The Seamus Heaney poem Lynch references is ‘Miracle’ based on Jesus’ healing of the paralytic in Mark 2.

Not the one who takes up his bed and walks

But the ones who have known him all alongAnd carry him in –

Their shoulders numb, the ache and stoop deeplockedIn their backs, the stretcher handles

Slippery with sweat. And no let up

Until he’s strapped on tight, made tiltableand raised to the tiled roof, then lowered for healing.

Be mindful of them as they stand and wait

For the burn of the paid out ropes to cool,

Their slight lightheadedness and incredulity

To pass, those ones who had known him all along.

(HUMAN CHAIN, Poems, Seamus Heaney, 2010, FSG)

“…the meaning of life is connected, inextricably, to the meaning of death; mourning is a romance in reverse, and if you love, you grieve and there are no exceptions—only those who do it well and those who don’t.”

– The Undertaking LynchHat

For our third installment of the podcast, we’ve got a heavyweight of the literary world: Thomas Lynch.

Thomas Lynch is quite simply and without exaggeration one of the best damn writers in the English language. And, it turns out, he’s a delightful human being too.

A renowned poet, essayist, and fiction writer Lynch is something of an oddity in the book world for also being a full-time undertaker. Lynch is the inspiration behind the television series, Six Feet Under, as well as the subject of a PBS Frontline Documentary.

the_undertaking.largeI first encountered Lynch’s work at Princeton when I was assigned his book of essays, The Undertaking; Life Studies from the Dismal Trade. It’s elegantly written and achingly beautiful and was a finalist for the National Book Award. You should stop and buy it right now.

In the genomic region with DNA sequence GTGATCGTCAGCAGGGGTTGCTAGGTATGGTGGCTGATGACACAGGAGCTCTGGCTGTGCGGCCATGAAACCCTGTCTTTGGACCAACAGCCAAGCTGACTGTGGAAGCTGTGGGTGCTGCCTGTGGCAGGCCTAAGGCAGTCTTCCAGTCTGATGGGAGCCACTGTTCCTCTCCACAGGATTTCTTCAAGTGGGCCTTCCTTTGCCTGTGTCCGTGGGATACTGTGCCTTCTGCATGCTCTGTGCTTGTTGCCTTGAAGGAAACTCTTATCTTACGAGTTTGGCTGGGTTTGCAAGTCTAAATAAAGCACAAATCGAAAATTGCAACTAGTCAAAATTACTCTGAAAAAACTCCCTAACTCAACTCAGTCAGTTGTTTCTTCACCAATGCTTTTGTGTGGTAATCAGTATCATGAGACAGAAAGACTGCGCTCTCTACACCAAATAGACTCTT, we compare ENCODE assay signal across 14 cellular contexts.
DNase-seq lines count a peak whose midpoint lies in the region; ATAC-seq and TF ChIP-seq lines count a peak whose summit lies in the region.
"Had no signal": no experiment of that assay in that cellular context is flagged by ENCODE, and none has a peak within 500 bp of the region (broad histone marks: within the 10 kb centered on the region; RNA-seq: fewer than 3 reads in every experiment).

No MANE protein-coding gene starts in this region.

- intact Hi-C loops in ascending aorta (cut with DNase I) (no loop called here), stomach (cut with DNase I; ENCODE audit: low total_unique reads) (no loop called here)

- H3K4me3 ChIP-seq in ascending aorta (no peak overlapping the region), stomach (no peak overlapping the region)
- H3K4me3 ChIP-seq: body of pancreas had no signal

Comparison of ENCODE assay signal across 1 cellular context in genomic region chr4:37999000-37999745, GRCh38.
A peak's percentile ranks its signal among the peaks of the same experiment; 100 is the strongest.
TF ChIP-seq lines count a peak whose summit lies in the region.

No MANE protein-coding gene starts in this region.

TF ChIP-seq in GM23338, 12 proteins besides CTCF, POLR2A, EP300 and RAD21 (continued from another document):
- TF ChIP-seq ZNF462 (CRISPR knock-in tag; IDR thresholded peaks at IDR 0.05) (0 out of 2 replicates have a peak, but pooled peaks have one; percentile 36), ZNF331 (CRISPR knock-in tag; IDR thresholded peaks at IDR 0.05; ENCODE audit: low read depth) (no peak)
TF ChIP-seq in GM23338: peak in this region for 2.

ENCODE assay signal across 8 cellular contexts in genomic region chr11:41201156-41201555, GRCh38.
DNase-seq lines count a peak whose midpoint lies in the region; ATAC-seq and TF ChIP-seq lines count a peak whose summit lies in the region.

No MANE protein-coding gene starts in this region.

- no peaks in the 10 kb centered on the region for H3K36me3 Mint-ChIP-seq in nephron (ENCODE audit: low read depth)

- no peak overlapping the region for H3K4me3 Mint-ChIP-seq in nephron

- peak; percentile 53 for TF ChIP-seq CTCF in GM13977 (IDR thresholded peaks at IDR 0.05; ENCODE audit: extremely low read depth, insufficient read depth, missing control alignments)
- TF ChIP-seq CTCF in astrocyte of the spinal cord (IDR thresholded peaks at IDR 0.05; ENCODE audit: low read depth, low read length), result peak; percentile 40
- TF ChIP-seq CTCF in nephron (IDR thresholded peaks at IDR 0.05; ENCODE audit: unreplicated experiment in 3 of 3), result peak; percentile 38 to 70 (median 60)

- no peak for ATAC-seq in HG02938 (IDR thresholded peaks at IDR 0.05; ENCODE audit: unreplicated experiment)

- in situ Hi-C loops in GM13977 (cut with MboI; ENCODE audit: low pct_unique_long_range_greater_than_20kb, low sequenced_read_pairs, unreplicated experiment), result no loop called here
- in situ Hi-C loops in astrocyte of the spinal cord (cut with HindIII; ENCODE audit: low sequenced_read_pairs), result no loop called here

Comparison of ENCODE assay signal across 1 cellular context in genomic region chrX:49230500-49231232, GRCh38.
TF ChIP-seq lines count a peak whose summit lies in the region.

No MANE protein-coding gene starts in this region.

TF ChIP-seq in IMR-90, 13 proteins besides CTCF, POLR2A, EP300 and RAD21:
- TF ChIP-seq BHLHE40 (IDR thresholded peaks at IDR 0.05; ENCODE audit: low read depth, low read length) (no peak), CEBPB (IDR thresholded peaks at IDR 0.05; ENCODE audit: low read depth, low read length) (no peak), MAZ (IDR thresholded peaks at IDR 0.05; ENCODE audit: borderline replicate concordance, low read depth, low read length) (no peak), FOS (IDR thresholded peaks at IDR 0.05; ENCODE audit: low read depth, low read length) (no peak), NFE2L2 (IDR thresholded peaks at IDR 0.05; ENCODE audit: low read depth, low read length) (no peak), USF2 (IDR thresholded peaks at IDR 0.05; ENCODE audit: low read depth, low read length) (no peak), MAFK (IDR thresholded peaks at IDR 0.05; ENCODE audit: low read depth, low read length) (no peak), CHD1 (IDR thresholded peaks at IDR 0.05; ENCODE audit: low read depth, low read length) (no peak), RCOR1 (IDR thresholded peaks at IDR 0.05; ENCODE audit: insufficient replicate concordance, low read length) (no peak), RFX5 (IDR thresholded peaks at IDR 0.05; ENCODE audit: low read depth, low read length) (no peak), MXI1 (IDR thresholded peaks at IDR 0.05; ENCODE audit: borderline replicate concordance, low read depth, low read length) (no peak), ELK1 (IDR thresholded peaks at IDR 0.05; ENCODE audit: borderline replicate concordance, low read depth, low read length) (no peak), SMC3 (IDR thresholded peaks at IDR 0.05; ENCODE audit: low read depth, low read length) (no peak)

His poetry is likewise beautiful and frequently takes up the same themes of death and life and holiness.

His most recent book is co-authored with theologian Tom Long on grief and death.

Why Mr Lynch accepted my invitation for an interview I have no idea but I’m glad he did. He’s on my Mt Rushmore of writers so I make no attempt to hide my adoration. You’ll have to suffer through my fanboy conversation about Seamus Heaney’s poetry.

Near the end Thomas Lynch answers my theological twist on James Lipton’s 10 Questions, which will have to become a podcast tradition (least favorite theological word: ‘Shalt’). He closes out our conversation by sharing a new, unpublished poem.

thomas-lynch-480Oh, I almost forgot: I’m now on his Christmas Card list.

Be on the lookout for the next installments of the podcast.

We’ve got Stanley Hauerwas, Scot McKnight and Brian Blount in the queue.

You can listen to the Lynch interview here below or in the ‘Listen’ widget on the sidebar.

You can also download it in iTunes here or on the app here.

 

IMG_1411One of the happy accidents of this blog is that I know have ‘friends’ whom I’ve never met save this space here.

One of the downsides of making such friends- the same downside that comes with working for or belonging to any congregation- is that I find myself mourning with or for such friends.

A friend of this blog recently lost her young son in a car accident. Her brother is a real-life, flesh-and-blood friend of mine, whose faith I admire- though his character is such he’d insist it should be the other way ’round.

Her brother, my friend, ‘Ben’s Uncle,’ wrote this reflection about his nephew’s funeral service. It’s a beautiful (made me weep) testimony to grace and our ultimate hope.

Mike had the grace to share it with me and the trust to let me share it with you. If you do me any favors in the back end of ’13, let it be this:

Read…

Although most of the many people who came from Ephraim, Manasseh, Issachar and Zebulun had not purified themselves, yet they ate the Passover, contrary to what was written.  But Hezekiah prayed for them, saying, “May the Lord, who is good, pardon everyone who sets their heart on seeking God—the Lord, the God of their ancestors—even if they are not clean according to the rules of the sanctuary.”  And the Lord heard Hezekiah and healed the people.  2 Chronicles 30:18-20